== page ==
Şahin, a baker by profession, purchased fertilizer, the sale of which is controlled by the government, and put it in storage for use in explosives. When he was detained, he said he was told by the police chief to not worry because “both the prosecutors and the judges are with us.”

In addition to Şahin’s testimony in the ISIS case, three other suspects who played various roles in the bombing attack also named Genç Muvahhidler as the place they had frequented. Suspect Hüseyin Tunç, a courier who was responsible for procuring and transporting explosive materials, told the prosecutor that he started attending lectures there after he stopped using drugs.

Another ISIS suspect, Resul Demir, who was known as the accountant of the terrorist organization and helped purchase the cars that were used in a vehicle suicide bombing, also admitted that he was spending time at Genç Muvahhidler. Halil Durgun and Halil Alçay, both named in the indictment against the ISIS network, also testified that they were part of a group taking religious courses at Genç Muvahhidler. Alçay stated that he knew ISIS militants were being groomed by the association when he started going there.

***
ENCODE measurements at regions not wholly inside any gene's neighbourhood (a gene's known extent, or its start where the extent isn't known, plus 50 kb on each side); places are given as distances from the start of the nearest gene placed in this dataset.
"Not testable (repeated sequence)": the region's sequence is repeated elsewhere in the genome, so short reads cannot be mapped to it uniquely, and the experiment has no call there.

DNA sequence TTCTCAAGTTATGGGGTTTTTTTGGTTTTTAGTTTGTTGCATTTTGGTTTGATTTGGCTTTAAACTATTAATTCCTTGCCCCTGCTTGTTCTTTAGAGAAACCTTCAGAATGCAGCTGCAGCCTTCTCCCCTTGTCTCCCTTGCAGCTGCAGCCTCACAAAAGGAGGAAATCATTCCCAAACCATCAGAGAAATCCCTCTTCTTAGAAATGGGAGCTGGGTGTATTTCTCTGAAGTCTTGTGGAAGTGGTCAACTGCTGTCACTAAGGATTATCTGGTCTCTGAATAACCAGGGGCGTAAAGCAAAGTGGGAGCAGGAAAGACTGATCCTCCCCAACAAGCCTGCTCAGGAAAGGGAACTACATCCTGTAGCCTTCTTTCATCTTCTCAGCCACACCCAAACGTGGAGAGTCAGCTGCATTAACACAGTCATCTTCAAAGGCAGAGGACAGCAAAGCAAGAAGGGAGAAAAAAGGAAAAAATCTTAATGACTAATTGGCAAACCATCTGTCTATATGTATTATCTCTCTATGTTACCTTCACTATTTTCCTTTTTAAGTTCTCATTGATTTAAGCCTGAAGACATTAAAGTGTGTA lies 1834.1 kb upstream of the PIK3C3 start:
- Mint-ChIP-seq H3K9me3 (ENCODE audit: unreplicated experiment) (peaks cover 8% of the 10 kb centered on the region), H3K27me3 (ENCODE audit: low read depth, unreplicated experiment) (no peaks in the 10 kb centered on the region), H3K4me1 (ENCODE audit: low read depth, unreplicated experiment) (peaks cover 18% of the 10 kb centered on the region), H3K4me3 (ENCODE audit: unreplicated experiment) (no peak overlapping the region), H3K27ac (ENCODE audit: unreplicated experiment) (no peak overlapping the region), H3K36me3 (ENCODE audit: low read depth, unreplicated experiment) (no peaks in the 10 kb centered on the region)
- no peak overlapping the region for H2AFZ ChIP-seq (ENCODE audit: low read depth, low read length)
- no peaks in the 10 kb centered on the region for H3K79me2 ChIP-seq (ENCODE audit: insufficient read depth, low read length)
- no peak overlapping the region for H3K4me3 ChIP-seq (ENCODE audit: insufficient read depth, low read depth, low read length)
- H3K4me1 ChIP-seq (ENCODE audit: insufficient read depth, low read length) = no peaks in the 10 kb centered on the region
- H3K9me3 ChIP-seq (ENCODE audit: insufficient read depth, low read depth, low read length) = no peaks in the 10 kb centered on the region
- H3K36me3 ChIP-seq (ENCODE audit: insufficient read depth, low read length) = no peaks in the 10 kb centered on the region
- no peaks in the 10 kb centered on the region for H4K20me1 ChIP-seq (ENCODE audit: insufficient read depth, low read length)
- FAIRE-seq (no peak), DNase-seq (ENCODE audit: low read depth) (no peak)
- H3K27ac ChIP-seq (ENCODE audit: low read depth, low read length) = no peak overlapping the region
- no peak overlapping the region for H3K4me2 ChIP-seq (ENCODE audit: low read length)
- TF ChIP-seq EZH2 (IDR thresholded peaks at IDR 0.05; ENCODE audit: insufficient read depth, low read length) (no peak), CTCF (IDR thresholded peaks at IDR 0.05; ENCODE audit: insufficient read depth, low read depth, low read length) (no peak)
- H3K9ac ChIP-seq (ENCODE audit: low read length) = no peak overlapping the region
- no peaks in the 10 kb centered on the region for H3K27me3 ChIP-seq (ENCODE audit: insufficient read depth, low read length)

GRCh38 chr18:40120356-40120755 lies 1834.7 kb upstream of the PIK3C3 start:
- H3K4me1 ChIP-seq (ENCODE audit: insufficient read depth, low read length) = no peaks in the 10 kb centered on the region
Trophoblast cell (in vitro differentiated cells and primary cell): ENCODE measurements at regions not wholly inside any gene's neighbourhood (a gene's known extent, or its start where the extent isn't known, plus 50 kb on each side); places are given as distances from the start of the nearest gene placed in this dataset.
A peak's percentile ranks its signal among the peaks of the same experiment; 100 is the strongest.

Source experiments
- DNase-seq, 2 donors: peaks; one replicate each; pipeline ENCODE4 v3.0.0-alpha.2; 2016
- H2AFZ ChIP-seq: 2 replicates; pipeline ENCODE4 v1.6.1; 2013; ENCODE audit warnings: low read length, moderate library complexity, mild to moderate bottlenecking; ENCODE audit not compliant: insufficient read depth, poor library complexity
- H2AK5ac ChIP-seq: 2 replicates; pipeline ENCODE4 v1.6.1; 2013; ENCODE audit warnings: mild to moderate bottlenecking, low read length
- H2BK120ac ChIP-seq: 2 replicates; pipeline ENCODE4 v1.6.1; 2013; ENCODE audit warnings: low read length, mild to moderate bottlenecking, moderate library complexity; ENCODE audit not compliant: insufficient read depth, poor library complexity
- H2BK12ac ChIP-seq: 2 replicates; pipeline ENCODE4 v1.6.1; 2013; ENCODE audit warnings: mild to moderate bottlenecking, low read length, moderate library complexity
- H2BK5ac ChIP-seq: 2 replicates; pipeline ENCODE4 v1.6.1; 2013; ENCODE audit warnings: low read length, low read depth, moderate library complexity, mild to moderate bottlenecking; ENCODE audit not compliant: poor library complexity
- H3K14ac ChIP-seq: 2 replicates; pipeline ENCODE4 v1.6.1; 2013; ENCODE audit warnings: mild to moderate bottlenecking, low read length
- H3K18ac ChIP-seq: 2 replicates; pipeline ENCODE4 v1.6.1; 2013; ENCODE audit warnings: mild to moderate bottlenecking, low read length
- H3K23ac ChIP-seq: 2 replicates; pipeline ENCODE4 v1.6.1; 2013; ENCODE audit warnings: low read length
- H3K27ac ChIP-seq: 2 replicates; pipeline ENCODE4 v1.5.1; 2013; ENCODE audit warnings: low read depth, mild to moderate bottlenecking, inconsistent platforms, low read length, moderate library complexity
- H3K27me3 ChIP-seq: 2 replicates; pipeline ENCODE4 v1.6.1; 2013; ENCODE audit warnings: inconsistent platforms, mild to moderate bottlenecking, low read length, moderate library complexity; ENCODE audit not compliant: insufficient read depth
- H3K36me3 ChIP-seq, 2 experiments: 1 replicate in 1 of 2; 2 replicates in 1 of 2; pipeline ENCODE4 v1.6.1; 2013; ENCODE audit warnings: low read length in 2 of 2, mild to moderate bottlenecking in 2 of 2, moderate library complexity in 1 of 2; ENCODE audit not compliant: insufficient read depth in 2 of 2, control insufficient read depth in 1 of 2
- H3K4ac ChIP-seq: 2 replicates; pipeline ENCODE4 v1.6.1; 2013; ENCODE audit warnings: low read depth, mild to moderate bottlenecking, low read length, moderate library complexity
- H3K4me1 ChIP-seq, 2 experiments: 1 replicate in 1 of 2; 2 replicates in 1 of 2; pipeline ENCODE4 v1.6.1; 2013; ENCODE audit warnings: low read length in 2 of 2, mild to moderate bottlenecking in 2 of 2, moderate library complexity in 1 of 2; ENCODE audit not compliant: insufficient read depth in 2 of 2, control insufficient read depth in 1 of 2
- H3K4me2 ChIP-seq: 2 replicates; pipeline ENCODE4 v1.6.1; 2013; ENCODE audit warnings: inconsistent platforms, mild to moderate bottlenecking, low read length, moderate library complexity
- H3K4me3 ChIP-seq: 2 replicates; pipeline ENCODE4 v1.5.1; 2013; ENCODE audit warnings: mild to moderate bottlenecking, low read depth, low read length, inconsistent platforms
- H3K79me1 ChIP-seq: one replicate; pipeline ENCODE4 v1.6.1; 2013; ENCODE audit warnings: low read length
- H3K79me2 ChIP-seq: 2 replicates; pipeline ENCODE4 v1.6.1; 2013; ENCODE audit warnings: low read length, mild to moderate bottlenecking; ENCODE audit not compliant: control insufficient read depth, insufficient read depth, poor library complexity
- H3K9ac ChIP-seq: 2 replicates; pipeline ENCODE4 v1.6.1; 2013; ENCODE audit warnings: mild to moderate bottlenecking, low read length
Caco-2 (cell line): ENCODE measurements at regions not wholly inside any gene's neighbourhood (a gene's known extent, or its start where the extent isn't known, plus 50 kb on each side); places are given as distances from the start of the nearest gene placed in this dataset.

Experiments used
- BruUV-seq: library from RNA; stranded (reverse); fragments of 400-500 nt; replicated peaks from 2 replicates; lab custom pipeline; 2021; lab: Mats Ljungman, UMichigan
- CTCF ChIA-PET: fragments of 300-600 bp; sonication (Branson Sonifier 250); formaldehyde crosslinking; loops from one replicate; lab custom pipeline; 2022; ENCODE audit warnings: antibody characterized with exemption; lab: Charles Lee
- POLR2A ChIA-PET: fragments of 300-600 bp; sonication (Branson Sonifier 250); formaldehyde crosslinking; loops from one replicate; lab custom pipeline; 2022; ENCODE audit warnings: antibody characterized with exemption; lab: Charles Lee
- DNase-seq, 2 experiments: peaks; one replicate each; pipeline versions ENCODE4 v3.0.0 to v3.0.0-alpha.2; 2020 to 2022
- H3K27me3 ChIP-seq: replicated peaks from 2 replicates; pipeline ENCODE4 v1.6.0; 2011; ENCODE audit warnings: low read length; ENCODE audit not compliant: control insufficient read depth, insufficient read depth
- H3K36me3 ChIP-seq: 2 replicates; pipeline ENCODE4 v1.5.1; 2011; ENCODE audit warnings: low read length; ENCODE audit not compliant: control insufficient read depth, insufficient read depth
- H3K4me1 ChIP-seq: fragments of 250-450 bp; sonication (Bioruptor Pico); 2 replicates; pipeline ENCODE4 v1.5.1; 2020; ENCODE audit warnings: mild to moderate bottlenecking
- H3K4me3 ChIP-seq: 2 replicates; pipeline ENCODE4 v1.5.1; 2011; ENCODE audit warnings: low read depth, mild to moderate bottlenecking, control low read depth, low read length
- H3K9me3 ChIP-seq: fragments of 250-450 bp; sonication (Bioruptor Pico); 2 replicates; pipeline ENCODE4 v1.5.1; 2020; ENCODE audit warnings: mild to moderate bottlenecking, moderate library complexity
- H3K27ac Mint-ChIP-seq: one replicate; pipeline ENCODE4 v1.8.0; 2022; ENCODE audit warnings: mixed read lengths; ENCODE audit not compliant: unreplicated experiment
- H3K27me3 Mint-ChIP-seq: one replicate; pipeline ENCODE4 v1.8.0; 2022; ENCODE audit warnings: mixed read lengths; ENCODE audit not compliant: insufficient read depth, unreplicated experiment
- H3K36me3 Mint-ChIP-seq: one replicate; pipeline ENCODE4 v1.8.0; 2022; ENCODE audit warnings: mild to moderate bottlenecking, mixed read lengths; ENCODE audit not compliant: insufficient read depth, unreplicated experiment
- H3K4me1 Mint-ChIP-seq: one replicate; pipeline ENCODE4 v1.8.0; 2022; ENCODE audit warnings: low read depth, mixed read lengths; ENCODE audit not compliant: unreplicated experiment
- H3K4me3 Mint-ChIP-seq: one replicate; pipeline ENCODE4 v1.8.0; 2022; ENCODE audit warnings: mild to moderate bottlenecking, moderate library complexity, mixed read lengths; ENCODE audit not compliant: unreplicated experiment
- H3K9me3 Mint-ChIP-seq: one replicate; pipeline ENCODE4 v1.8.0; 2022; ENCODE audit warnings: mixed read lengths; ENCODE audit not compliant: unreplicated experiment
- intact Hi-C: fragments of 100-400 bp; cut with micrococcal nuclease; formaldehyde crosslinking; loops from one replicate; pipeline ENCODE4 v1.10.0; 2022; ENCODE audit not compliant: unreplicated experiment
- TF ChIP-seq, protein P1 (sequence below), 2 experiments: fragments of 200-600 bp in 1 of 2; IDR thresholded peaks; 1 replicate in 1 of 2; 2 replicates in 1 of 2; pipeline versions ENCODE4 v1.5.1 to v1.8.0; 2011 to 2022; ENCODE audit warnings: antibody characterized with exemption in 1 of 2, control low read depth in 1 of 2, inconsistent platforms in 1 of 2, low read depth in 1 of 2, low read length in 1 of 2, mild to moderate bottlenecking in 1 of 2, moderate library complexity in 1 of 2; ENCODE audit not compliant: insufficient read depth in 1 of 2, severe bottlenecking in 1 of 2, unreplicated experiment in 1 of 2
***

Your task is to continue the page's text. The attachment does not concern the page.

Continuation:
Turkish government records show that Genç Muvahhidler is still active under Interior Ministry’s association license number 27-015-076.

It is not clear where Polat lives today, but his name has been mentioned multiple criminal case files across Turkey. In an ISIS indictment filed with the Gazianetp 2nd High Criminal Court, Polat’s name was listed along with many ISIS suspects. The indictment provides details about Polat and his buddies’ arms training in a wooded area of the province.

This article is republished from Nordic Monitor